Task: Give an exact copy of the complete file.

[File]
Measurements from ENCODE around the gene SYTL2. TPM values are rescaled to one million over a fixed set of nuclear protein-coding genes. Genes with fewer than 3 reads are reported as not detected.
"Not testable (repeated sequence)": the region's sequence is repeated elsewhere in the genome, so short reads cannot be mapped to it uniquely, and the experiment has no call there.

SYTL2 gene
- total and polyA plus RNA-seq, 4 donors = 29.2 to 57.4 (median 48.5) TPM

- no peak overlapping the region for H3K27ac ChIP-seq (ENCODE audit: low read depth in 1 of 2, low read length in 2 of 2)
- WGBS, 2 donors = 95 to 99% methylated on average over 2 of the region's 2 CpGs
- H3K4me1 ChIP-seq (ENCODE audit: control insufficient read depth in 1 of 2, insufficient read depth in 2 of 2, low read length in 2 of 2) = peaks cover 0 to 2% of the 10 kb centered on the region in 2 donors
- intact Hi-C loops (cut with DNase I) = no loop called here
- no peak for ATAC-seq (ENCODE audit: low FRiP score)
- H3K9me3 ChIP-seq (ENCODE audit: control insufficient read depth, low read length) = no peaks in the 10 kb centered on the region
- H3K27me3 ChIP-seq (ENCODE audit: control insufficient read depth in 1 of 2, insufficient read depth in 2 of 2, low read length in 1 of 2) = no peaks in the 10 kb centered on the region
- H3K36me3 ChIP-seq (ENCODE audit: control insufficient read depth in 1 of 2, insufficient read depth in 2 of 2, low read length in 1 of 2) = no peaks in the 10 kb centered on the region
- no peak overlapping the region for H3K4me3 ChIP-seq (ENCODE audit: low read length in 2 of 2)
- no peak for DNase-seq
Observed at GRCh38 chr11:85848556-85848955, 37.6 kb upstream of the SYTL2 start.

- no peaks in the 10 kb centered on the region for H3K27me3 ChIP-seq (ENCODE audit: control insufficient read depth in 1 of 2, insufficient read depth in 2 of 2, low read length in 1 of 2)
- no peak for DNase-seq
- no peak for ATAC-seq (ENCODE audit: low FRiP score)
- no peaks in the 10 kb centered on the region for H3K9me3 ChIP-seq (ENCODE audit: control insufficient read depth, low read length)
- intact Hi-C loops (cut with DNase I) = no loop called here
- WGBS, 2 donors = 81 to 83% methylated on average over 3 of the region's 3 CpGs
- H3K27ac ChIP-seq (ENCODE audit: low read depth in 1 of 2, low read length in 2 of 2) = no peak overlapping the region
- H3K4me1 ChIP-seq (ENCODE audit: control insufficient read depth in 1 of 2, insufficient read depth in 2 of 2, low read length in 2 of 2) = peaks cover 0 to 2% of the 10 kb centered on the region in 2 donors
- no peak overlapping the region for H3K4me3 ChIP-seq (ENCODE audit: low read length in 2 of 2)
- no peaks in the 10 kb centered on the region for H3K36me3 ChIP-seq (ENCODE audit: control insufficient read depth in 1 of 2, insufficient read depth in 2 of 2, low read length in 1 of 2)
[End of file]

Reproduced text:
Measurements from ENCODE around the gene SYTL2. TPM values are rescaled to one million over a fixed set of nuclear protein-coding genes. Genes with fewer than 3 reads are reported as not detected.
"Not testable (repeated sequence)": the region's sequence is repeated elsewhere in the genome, so short reads cannot be mapped to it uniquely, and the experiment has no call there.

SYTL2 gene
- total and polyA plus RNA-seq, 4 donors = 29.2 to 57.4 (median 48.5) TPM

- no peak overlapping the region for H3K27ac ChIP-seq (ENCODE audit: low read depth in 1 of 2, low read length in 2 of 2)
- WGBS, 2 donors = 95 to 99% methylated on average over 2 of the region's 2 CpGs
- H3K4me1 ChIP-seq (ENCODE audit: control insufficient read depth in 1 of 2, insufficient read depth in 2 of 2, low read length in 2 of 2) = peaks cover 0 to 2% of the 10 kb centered on the region in 2 donors
- intact Hi-C loops (cut with DNase I) = no loop called here
- no peak for ATAC-seq (ENCODE audit: low FRiP score)
- H3K9me3 ChIP-seq (ENCODE audit: control insufficient read depth, low read length) = no peaks in the 10 kb centered on the region
- H3K27me3 ChIP-seq (ENCODE audit: control insufficient read depth in 1 of 2, insufficient read depth in 2 of 2, low read length in 1 of 2) = no peaks in the 10 kb centered on the region
- H3K36me3 ChIP-seq (ENCODE audit: control insufficient read depth in 1 of 2, insufficient read depth in 2 of 2, low read length in 1 of 2) = no peaks in the 10 kb centered on the region
- no peak overlapping the region for H3K4me3 ChIP-seq (ENCODE audit: low read length in 2 of 2)
- no peak for DNase-seq
Observed at GRCh38 chr11:85848556-85848955, 37.6 kb upstream of the SYTL2 start.

- no peaks in the 10 kb centered on the region for H3K27me3 ChIP-seq (ENCODE audit: control insufficient read depth in 1 of 2, insufficient read depth in 2 of 2, low read length in 1 of 2)
- no peak for DNase-seq
- no peak for ATAC-seq (ENCODE audit: low FRiP score)
- no peaks in the 10 kb centered on the region for H3K9me3 ChIP-seq (ENCODE audit: control insufficient read depth, low read length)
- intact Hi-C loops (cut with DNase I) = no loop called here
- WGBS, 2 donors = 81 to 83% methylated on average over 3 of the region's 3 CpGs
- H3K27ac ChIP-seq (ENCODE audit: low read depth in 1 of 2, low read length in 2 of 2) = no peak overlapping the region
- H3K4me1 ChIP-seq (ENCODE audit: control insufficient read depth in 1 of 2, insufficient read depth in 2 of 2, low read length in 2 of 2) = peaks cover 0 to 2% of the 10 kb centered on the region in 2 donors
- no peak overlapping the region for H3K4me3 ChIP-seq (ENCODE audit: low read length in 2 of 2)
- no peaks in the 10 kb centered on the region for H3K36me3 ChIP-seq (ENCODE audit: control insufficient read depth in 1 of 2, insufficient read depth in 2 of 2, low read length in 1 of 2)